To answer the argument of another (Brydon & Scott)
Toattempt to weaken the proofs by the opposition (Sproule)
To raise doubt about a competing position by revealing inconsistencies and weaknesses (Osborne and Osborne) Four Main Steps of a Refutation
1. 2. 3. 4. Clearly frame the message that you will refute.
Explain the significance of the message that you will refute.
Introduce and then develop your refutation.
Explain how your message damages the opposition. Step One: Clearly frame the
message that you will refute.
message Have a topic sentence that covers the entire main point.
State the argument to be refuted/attacked. You must know your opponent’s intent (state their objection clearly, concisely and honestly). Step Two: Explain the significance
of the message that you will refute.
of You must make clear why it is important to counter the argument, reduce the reservation, or address the position in opposition. Step Three: Introduce and
then develop your refutation. Lay out the refutation plan—tell how you’re going to do it.
Construct your argument—use a method of refutation (see notes)
Make a claim and support it with credible evidence (facts, figures, examples and testimony) Step Four: Explain how your
message damages the opposition.
message Explain the impact your argument has on your opponent’s argument.
Tell the audience directly.
Leave nothing to the audience’s discretion—be explicit!!! Methods of Refutation Basic Methods of Refutation
1. Ask questions/raise objects.
2. Note contradictions or inconsistencies with opponent’s argument or evidence.
a. Apply the tests of evidence.
b. Test your opponent’s reasoning.
3. Turn the tables.
4. Concede, but engage in transcendence. Ask Questions/Raise Objections
My opponent’s argument sounds powerful and profound, but really isn’t.
Example: The NRA wants to make sure you can have a gun in your household to protect your family. But look at the numbers of OUR children dying from gunrelated accidents! Are guns really protecting our families, or are they killing them? Note Contradictions or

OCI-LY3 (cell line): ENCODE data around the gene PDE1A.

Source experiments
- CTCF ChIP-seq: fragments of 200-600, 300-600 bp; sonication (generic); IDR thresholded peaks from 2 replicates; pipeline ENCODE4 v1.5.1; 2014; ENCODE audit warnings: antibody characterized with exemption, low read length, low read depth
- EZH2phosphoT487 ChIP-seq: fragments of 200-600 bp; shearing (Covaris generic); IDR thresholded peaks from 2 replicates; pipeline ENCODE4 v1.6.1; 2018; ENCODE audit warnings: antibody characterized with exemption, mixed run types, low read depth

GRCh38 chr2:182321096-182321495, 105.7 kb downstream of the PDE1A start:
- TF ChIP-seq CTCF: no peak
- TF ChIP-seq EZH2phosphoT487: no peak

Inconsistencies You are working to show that the argument is not true or very limited. Apply the tests of Evidence Bias? Outdated? Overreliance on a single source? Irrelevant? Inexpert? Inconsistent? Unreliable? Apply the tests of Evidence Test opponent’s reasoning FALLACIOUS? When does an analogy fall apart? When does the argument not apply? Turn the Tables
Turn REDEFINE the situation.
Your opponent is X is good; Y is bad. You say, well, no—actually Y is good and X is bad. Example: Malcolm X argued that white is bad and black is good. Concede and Transcend
Say that the opposition’s argument is true (concede), but engage in transcendence by appealing to a higher value (family, time, life, morals, etc).
Example: An opponent to the death penalty concedes that she too would want to kill someone who murdered someone she loved, but she wants society to be better than that. Examples of Refutation
Examples See handouts The Power of Public Speaking
The Remember, history illustrates the power public speaking has on people: political, social and economic.
The development of your ethos is crucial: competence and character are critical. ...
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- Fall '06